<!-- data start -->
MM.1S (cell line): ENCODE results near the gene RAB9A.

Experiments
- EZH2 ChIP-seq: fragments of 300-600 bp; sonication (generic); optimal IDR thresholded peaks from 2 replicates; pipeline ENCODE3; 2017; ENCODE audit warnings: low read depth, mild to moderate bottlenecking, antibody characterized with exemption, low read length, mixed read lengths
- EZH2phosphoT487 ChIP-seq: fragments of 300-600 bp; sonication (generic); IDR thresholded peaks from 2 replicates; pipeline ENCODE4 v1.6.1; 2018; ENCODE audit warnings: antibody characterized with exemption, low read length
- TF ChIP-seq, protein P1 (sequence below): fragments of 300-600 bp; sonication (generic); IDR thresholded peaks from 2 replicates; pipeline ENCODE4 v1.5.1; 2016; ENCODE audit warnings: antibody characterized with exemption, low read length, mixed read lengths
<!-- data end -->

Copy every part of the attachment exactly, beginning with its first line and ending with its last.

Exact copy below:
MM.1S (cell line): ENCODE results near the gene RAB9A.

Experiments
- EZH2 ChIP-seq: fragments of 300-600 bp; sonication (generic); optimal IDR thresholded peaks from 2 replicates; pipeline ENCODE3; 2017; ENCODE audit warnings: low read depth, mild to moderate bottlenecking, antibody characterized with exemption, low read length, mixed read lengths
- EZH2phosphoT487 ChIP-seq: fragments of 300-600 bp; sonication (generic); IDR thresholded peaks from 2 replicates; pipeline ENCODE4 v1.6.1; 2018; ENCODE audit warnings: antibody characterized with exemption, low read length
- TF ChIP-seq, protein P1 (sequence below): fragments of 300-600 bp; sonication (generic); IDR thresholded peaks from 2 replicates; pipeline ENCODE4 v1.5.1; 2016; ENCODE audit warnings: antibody characterized with exemption, low read length, mixed read lengths